I started this blog post sitting in a café in Brussels (as all good bloggers do). I sat, sipping my cappuccino and listening to a song by the X-X as I tried to read an article for one of my classes. While I was in Brussels, I could have been in any big city; nothing about this place was particularly Belgian, not the food, the coffee, the music or the people and I was reading an article written in English.
Around me people were speaking a mixture of French and English. English-speakers were mostly not native speakers, from England or the United States or any number of other English-speaking countries. Rather, and like most of the English spoken in Brussels, they were ex-pats from all over who share one common language: English. It may be their second, or third or fourth… language, or, in the case of Belgians, English is sometimes the neutral middle ground between Flemish Dutch-speakers and Walloon French-speakers. This recent post in the Atlantic Cities discusses this reality: “It would be a mistake, however, to view this as an expression of American or British influence. English is now what Swedes speak to Italians and Serbs speak to the Dutch, people who often understand each other’s clearly enunciated versions of the language far more easily than they do idiomatic British or American, which no longer necessarily stand as models to emulate.” And according to this post, just 3% of the Brussels population speaks English as a native language. While the lingua franca remains French, you can hear English all over the city. In this sense, English is a tool. It is the de facto common language and the language often used between people who speak different languages.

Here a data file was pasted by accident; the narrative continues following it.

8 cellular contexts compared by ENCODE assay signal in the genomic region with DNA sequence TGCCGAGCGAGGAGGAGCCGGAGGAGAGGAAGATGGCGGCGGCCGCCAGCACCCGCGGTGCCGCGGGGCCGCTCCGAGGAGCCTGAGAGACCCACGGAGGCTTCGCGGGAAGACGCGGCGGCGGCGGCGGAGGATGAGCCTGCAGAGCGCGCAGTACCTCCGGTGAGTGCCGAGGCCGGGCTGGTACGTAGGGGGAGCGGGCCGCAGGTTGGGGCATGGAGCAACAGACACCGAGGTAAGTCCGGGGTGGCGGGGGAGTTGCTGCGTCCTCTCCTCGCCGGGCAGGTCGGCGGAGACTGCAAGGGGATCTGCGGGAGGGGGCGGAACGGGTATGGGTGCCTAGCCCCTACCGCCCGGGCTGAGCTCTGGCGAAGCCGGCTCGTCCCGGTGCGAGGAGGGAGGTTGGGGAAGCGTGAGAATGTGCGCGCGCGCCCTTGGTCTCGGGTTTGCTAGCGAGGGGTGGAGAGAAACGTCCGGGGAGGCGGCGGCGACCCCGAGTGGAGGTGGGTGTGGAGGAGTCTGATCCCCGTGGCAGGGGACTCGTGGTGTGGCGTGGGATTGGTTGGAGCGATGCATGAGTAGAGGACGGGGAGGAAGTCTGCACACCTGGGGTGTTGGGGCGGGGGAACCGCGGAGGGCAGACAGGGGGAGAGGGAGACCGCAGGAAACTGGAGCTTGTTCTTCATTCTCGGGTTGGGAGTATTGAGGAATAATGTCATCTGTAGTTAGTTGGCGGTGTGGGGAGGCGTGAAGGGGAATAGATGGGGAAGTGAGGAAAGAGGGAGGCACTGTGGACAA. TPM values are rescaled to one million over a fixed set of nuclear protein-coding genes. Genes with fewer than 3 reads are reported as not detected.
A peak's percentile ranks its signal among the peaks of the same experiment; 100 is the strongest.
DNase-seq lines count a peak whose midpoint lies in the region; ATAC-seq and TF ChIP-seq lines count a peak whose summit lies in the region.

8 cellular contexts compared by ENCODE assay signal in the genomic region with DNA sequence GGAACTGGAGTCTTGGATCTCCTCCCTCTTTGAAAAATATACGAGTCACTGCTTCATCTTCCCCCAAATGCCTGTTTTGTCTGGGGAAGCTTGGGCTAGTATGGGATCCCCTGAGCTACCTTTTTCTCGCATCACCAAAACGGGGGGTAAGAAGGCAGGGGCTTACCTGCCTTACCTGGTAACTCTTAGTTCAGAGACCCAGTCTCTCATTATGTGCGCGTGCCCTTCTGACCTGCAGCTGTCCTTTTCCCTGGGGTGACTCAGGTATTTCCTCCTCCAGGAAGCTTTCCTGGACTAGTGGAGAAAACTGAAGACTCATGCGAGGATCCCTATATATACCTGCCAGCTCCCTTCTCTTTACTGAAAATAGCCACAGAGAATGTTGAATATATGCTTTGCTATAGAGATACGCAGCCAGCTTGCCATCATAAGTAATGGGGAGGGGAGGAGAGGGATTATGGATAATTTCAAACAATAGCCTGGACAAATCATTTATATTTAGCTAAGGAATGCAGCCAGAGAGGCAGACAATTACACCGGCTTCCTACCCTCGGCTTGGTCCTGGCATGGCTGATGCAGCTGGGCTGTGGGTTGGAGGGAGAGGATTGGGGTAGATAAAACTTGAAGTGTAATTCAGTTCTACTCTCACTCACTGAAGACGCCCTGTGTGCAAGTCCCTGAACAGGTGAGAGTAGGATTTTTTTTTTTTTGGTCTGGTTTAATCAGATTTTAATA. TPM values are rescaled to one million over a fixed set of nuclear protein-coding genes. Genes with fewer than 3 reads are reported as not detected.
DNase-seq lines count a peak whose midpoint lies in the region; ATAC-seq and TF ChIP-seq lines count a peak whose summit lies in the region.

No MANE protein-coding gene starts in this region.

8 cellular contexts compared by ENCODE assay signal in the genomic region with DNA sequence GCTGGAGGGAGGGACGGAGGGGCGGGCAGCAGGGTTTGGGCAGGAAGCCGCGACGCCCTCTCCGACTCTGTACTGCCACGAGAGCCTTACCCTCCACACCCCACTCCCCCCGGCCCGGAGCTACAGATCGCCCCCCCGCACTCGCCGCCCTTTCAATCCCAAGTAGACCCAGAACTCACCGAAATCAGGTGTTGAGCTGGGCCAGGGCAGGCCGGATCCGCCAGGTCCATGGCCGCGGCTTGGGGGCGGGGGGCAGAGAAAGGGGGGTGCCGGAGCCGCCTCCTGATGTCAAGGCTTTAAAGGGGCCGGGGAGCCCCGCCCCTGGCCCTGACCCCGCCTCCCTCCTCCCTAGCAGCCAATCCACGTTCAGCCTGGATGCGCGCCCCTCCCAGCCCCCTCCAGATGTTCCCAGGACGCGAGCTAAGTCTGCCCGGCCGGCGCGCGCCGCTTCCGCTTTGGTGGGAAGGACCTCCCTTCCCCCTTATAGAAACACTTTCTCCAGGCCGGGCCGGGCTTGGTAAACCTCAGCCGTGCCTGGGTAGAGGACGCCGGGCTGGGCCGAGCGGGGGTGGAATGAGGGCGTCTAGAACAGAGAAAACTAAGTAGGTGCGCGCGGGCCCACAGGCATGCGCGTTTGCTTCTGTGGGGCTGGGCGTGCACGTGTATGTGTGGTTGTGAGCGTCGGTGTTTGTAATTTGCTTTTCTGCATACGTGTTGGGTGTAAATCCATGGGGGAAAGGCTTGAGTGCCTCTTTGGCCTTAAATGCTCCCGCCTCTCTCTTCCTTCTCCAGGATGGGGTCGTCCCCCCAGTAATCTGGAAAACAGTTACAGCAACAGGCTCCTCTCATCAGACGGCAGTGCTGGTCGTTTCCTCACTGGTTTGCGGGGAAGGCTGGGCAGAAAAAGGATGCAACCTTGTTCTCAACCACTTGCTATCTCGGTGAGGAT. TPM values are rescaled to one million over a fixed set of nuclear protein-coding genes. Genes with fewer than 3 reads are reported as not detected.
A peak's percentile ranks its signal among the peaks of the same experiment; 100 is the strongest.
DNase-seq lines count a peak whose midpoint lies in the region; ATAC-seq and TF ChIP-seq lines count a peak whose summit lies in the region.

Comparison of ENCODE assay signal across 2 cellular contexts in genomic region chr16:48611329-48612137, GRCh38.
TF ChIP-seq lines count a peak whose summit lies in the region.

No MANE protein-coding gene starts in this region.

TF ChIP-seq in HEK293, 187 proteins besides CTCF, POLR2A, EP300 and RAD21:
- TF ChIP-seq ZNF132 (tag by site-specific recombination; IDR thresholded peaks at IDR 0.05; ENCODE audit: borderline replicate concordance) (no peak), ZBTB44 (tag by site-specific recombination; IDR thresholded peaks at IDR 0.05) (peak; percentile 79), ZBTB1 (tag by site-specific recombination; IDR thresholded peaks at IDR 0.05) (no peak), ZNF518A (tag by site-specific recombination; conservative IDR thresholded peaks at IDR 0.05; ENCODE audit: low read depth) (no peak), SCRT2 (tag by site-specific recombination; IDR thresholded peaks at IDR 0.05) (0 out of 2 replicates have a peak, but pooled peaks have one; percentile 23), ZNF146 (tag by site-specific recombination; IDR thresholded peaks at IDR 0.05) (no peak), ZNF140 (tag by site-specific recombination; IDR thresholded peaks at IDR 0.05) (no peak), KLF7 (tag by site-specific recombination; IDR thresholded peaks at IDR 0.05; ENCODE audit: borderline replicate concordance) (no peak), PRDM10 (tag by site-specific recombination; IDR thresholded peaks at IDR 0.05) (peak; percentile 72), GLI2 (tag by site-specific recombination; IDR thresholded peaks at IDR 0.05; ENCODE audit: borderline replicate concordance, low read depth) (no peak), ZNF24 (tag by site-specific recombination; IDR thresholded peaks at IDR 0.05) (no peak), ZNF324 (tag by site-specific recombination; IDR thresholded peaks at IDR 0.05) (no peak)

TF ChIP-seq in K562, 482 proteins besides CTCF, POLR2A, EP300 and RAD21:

It makes sense that there would be a language that is used so that research can be shared and people from all over the world can communicate – but why English? I realize this is not surprising, considering British imperialism and American hegemony today. Most of the movies we see and books we read come from this American, or at least Western, perspective. However, I still struggle with the idea that my native language is the one that other people have to use to communicate with people from other places – and that this makes communicating so “easy” for me.
This is the experience I am also having in my Masters program: my colleagues are from 22 different countries and we speak over 20 different languages. The only language we share is English, which is no surprise as our courses are taught in English. Not only do we all speak the same language, but we have many of the same cultural references: music, TV shows, movies, international politics. All of these references are western and often American; none of us share knowledge of Romanian politics, Serbian movies, or any number of other cultural references.
I am not the first person to think that the position of English as global lingua franca is problematic. Philippe van Parjis, a Belgian philosopher, writes about “linguistic justice”, suggesting that is not fair that English is the global lingua franca and proposing ways of remedying this injustice.